My brother has used an electric bike (for work before retiring) and now uses a electric motorbike (scooter style) for the odd mid distance trip back in GC (mainly to his country house that he is reforming to sell soon).

He loved his bicycle to bits, even though his commute was roughly just under 10 km all flat. He lives in a 3rd floor flat with no garage and no lift, so he left the bike at my mum’s house (5 blocks away, give or take less than 5 mins walk, but it is a terrace house with a corridor by the entrance where it charged overnight) and swore by it.

If you’re moving to a hill, it will make your life so much easier, especially as newer bikes are getting lighter and lighter (his bike might be 8 years old or so, and it feels hefty to move).

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So, our choices were limited. We have about 4 companies all producing minor variations on basically the same thing. They all use 3 gears, the kind that switch when you aren’t pedalling. All are pedal-assist only, because the kind where you can flick a switch and cruise are considered to be in the same category as 50cc scooters, but there’s no system to assign them license plates, so they are illegal. Do you have more options in Europe?

Our choice essentially came down to two options: the highest capacity battery, or a lower capacity battery that claims a longer range because it can charge while you are riding. I don’t trust the latter, so went with the highest capacity, which I think was 16 Ah. ~70 km on standard assist setting.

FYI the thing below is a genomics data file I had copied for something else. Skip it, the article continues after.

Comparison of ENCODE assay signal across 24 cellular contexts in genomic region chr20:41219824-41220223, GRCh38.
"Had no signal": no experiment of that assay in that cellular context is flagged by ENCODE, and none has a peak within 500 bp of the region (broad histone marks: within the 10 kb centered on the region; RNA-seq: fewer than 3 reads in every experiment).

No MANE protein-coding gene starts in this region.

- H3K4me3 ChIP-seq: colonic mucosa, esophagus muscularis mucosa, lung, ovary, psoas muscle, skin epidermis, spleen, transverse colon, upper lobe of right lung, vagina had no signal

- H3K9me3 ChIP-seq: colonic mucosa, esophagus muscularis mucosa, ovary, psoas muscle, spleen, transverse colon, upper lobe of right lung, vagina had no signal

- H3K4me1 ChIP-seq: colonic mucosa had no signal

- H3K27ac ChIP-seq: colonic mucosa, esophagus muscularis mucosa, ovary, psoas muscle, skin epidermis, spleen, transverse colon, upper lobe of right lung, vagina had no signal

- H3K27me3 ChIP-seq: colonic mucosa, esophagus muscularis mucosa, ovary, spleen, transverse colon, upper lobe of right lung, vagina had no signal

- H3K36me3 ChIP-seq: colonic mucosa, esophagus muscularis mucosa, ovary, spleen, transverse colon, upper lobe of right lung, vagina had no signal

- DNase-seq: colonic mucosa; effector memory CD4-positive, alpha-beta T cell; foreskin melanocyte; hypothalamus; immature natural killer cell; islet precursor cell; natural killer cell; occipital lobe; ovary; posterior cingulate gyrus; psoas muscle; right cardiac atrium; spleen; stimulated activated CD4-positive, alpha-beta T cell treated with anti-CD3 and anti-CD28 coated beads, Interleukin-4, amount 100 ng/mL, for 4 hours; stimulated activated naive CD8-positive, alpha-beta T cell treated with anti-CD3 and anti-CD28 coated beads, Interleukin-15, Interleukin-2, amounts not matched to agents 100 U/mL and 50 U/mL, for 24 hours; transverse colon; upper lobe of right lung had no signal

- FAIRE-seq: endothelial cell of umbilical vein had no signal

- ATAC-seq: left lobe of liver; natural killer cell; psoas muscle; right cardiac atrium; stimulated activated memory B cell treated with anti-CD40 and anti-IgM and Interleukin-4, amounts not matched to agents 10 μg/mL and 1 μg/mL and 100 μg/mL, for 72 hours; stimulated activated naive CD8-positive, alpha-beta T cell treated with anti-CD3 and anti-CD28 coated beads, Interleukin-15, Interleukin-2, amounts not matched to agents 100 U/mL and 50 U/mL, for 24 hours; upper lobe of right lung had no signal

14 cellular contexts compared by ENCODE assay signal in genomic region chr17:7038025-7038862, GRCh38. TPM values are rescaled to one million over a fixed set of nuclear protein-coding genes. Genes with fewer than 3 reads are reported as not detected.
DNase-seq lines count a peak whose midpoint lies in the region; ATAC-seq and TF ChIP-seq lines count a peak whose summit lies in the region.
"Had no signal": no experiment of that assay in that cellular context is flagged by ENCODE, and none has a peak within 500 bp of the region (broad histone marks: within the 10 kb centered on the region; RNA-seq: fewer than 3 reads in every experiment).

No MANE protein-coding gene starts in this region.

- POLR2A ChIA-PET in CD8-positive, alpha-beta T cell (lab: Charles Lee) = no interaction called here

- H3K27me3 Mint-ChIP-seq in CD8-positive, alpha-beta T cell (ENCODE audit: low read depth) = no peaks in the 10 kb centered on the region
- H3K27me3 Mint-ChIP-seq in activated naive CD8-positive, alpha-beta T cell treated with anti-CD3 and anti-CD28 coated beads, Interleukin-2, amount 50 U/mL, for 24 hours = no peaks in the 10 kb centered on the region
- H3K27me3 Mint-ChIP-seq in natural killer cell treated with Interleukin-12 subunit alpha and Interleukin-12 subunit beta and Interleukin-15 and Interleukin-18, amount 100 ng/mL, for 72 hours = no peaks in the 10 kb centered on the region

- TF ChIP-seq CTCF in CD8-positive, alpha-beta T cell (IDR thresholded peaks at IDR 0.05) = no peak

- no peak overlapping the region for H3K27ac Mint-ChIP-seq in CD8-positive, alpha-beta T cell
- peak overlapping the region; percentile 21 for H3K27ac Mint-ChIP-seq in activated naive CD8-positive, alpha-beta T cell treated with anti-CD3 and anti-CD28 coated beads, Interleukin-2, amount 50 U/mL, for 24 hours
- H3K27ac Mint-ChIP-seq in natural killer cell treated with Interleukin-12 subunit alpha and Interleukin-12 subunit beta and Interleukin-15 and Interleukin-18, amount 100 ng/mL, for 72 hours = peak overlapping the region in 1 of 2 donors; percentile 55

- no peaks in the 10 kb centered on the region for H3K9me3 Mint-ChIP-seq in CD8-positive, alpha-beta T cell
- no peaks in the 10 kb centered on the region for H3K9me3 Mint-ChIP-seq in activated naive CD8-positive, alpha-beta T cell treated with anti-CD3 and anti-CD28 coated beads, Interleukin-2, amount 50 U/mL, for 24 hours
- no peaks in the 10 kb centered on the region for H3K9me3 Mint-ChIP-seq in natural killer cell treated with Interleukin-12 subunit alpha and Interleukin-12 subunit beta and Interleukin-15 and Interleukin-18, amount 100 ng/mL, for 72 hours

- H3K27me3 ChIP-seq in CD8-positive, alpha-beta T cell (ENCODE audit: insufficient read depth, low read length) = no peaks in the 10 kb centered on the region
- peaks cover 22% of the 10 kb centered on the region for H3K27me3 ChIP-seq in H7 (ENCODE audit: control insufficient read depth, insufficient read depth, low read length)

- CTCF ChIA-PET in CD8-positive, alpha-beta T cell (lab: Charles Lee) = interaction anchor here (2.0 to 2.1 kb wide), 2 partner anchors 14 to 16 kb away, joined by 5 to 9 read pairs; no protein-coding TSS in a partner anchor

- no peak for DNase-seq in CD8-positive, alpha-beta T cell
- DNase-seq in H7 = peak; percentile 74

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There are more e Bikes available every year. I read two magazines from the start of the year that tested around 140 different models or so by a pretty big variety of producers. There are several types I am not interested in: mountain, racing or transport bikes. But between City and Trecking bikes there is still a wide range.

There are even several producers in the country and some (expensive) boutique producers. Some of the larger bike producers are Kalkhoff, Diamant, Hercules, Kettler and these are just those I encountered in the first 30 entries of the list. These all made bikes for many years and are now also making e bikes. There are tons of smaller companies to go through as well.

There are different motors to consider. Bosch is no longer the only option. Battery size probably grows year by year. Current models are somewhere between 250 and 1000 wH. Some have optional range extender batteries. I plan on getting something with a range of at least 70km but I won’t say no to a bit more…

It looks like Shimano is making a bunch of specialized gears and most bikes have one of their sets.

Breaks are important because even though the bikes aren’t quite as heavy any more (the lightest types I have seen are around 18kg but still goes up to 25kg on average) you still have a higher speed often. So hydraulic disk breaks seem to be preferable. For me the weight of the bike is an important factor and I don’t think I want one that’s more than 25kg.

For bikes that go faster than 25kmh there are different rules here, they are called S-Pedelecs, and you have to have a license, and a registration etc. So I am looking at those that go up to 25kmh.

Another thing to consider is: can you take out the battery to charge it? With most you can these days.

Then there’s the frame form. There is a choice between frames that have low entry which is comfortable but I prefer the look of those that have a higher bar. (I find this hard to describe). And with that many models to choose from I will definitely consider optics.

There’s much more… I just haven’t internalized all the information yet.

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Sounds like a very different market.